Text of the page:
Playing with fire
It's getting hot in here: The art and danger of fire spinning
Sage Jacote was 27 years old when she was invited to a show-and-tell party in East Austin. Everybody was bringing something to share; poets and musicians dominated the party until the host asked the guests to move to the backyard.
As the partygoers filtered through the back door, a traveling woman with two poi — weighted balls of Kevlar, each on the end of a chain with a handle — lit them on fire and began swinging them around in different patterns as she danced.
Jacote was “mesmerized and freaked out.” She just had to try this herself.
Now 43, Jacote is a professional fire-dancer. She performs individually and as part of the fire-dancing troupe Sangre Del Sol. She and her troupe book for backyard parties, festivals, children’s parties, weddings, club performances and corporate events in Austin and around Central Texas.
“If you didn’t get burned, everybody would probably be doing it. So maybe its good that there’s a danger element to it.”
Fire-dancing, also known as fire-spinning, is an underground national trend that is considered both a sport and art based around different forms of new and historical dances, acrobatics and geometrical patterns. The fire-dancer manipulates an object — like poi, or a staff — using their body while the objects are on fire.
Fire-dancers will light almost anything on fire if they think it will make a good show.
Jacote’s routines include handmade fire poi, single staff, double short staves, palm torches, two different types of flaming fans, fire wings, fire crowns, fire orbs, fire hoops, fire fingers, pitchforks and even a brassiere that shoots fire — for the more mature performances. She and her troupe partner, a blacksmith, make all of their own props.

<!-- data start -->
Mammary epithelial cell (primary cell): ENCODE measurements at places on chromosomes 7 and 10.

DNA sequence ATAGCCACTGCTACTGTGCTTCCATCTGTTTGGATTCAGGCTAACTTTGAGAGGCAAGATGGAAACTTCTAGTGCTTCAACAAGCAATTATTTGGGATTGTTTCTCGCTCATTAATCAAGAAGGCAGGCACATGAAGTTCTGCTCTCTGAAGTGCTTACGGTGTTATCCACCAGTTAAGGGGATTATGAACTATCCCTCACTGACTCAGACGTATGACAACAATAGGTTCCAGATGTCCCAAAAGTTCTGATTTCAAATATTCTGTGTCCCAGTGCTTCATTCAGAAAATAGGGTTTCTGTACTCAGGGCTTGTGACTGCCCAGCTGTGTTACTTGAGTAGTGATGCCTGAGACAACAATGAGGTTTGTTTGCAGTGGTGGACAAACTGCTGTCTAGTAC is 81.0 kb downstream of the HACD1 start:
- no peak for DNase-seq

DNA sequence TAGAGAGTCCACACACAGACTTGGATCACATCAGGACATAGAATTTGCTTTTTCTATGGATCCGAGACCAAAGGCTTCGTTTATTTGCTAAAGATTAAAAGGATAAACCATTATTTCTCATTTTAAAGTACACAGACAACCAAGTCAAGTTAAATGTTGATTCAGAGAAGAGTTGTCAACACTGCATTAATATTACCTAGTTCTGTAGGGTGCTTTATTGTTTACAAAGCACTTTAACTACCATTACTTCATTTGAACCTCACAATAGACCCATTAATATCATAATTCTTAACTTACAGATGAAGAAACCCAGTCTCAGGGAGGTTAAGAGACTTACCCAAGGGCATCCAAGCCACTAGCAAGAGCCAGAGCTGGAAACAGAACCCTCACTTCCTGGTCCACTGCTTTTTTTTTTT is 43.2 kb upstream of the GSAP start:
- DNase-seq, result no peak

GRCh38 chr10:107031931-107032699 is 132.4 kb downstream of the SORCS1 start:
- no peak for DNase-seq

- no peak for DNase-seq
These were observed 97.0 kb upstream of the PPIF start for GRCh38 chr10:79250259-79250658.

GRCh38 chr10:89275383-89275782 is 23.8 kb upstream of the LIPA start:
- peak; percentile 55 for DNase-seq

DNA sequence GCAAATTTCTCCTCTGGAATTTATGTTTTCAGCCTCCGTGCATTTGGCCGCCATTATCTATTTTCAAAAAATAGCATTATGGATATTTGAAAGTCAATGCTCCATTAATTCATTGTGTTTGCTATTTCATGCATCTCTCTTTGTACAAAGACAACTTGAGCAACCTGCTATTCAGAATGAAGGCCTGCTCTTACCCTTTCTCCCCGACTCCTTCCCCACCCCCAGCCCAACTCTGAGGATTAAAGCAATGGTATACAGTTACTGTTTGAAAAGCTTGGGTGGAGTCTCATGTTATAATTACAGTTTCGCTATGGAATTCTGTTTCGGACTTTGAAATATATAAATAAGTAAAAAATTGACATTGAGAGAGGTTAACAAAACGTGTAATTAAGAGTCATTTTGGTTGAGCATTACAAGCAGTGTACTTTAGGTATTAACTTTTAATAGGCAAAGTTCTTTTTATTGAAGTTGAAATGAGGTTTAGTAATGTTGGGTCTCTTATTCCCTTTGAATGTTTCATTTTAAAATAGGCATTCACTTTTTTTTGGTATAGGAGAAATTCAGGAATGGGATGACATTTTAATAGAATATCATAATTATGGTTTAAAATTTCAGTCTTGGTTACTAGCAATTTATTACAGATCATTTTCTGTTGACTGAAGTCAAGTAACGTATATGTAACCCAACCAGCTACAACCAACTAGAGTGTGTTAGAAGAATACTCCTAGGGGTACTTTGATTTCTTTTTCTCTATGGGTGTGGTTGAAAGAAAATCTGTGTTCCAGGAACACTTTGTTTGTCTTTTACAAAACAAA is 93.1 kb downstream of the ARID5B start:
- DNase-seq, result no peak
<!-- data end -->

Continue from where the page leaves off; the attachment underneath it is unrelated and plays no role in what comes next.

A wick of a thick canvas material, like Kevlar, is attached to the object to be set on fire. The wick is expected to burn for at least five-minutes and can be lit multiple times for multiple dances. Sometimes, in the case of the fire orb, the entire object is wrapped in canvas.
Before a performance, the fire-dancer soaks each wick on the object — or the entire object — in kerosene or some other flammable petroleum product for five to 10 minutes. The fire tool is removed from the fuel bucket and carefully spun to remove excess fuel.
Then comes the fun part. The rush of hot air as the performer spins the fire hoop around their body, the “whoosh” sound the staff makes as it is flipped up into the air and caught halfway to the ground, the gasps of wonder from a fresh audience as the first poi is lit up.
Jacote says, with tears in her eyes, that she feels extremely honored to fire-spin in front of spectators. For her, spinning is a spiritual thing. “It’s amazing. I feel connected with spirit. Sometimes it feels extremely powerful,” she says. “Sometimes my heart feels so full of love that I feel like I’m going to burst.”
When Jacote was 27 years old, fire-dancing in Austin was a rare sight. Today, the community built around fire-spinning and other so-called circus arts draws people from all walks of life and all ages to its performances and play-dates. “I think that the reason it’s getting really popular is because it is healing a lot of people,” Jacote says. “That’s the underlying thing that people aren’t really seeing.”